Wednesday, May 23, 2012
It would be a scorcher, no doubt, even in September
when we were rewriting our days with newly sharpened
number 2s still tagged with pinkest clean erasers
and we knew it was nearly officially autumn.
No matter that the morning broke wet and chilly,
heavy as a woolen blanket left on the clothesline overnight,
by noon the heat would build, would stifle.
Standing where the school bus stopped
shivering in shirt sleeves, waiting
beside the wisteria then past her purple prime, dripping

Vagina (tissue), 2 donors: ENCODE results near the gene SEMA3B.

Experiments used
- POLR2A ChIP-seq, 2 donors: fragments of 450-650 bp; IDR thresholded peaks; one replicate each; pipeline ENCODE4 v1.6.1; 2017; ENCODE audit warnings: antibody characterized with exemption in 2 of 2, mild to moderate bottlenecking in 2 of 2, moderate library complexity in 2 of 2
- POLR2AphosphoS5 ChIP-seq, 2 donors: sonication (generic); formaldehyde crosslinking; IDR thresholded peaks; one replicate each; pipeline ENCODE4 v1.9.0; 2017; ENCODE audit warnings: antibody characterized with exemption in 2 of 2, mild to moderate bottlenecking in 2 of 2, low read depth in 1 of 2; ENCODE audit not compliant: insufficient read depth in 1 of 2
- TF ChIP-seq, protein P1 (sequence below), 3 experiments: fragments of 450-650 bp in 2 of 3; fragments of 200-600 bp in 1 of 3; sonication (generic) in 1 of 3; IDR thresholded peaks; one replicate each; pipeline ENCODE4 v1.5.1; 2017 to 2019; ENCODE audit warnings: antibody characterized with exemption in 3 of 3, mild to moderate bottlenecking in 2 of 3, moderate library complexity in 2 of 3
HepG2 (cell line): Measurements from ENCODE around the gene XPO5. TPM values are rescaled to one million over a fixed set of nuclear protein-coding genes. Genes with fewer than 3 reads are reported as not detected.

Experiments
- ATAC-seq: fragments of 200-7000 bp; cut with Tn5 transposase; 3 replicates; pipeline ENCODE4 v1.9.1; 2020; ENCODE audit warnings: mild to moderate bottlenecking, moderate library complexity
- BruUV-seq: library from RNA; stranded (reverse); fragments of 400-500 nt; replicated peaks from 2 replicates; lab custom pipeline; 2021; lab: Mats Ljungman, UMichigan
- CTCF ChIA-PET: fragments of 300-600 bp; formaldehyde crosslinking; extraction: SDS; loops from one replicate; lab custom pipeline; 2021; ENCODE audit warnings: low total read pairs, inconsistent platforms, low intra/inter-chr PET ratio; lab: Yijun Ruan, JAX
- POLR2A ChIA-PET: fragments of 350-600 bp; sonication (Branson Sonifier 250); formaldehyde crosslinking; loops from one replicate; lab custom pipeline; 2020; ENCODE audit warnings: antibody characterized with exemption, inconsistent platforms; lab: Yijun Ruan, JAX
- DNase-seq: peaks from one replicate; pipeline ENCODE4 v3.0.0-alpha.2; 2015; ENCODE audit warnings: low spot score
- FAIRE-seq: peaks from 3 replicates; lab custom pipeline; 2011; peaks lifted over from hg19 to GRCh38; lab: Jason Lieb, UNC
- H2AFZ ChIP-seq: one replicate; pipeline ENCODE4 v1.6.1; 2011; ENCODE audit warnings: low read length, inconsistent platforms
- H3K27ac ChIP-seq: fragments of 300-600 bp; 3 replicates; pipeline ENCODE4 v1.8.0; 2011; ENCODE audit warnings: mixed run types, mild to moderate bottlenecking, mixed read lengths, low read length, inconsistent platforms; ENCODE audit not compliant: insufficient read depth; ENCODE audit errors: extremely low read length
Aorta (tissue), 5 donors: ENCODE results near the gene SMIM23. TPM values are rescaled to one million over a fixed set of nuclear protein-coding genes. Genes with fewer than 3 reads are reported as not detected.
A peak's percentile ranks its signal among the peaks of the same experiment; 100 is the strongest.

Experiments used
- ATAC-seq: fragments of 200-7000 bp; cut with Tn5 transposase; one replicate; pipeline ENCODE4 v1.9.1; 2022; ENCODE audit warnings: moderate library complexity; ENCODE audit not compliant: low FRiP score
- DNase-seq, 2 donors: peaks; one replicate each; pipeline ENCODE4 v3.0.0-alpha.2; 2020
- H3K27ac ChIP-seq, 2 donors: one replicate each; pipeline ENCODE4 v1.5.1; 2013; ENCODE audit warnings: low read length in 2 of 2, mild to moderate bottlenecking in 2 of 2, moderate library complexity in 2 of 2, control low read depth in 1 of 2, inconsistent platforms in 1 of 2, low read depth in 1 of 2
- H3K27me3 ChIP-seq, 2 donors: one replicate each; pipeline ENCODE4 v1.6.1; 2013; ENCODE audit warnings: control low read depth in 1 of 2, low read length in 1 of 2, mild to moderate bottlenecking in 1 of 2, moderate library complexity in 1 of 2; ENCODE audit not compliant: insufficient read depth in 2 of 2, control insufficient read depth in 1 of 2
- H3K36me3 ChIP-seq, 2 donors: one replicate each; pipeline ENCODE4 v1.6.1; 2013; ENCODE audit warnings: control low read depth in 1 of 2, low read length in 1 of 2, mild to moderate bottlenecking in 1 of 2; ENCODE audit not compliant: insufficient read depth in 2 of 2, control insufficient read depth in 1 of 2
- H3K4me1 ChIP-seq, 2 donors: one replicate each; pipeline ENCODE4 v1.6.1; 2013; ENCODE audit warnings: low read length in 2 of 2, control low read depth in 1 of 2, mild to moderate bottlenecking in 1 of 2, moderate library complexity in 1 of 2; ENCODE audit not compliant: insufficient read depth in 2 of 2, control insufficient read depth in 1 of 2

green and dewy, uncomfortable in my own shoes
still stiff and shiny, I tried to summon confidence
before the bus arrived.
Looking back toward home, there was the ache to re-enter
my safe, familiar room. Outside my window
the mimosa bristled pink, its leaves collapsed, closed
like praying hands. Each warm night I fell asleep with
the scent of it soft and powdery, clinging to my dreams.
Overhead a mockingbird, thief, imposter,
layered one borrowed song over another.
At first the notes were liquid, fluid, like my mother moving
me into the day, plaintive for the lost night and dreams.
Soon the unctuous bird seemed sharp and shrill, still
carrying on, nagging like a conscience. The longer he continued
the more I was convinced we both were liars,
wanting desperately to fit in somewhere.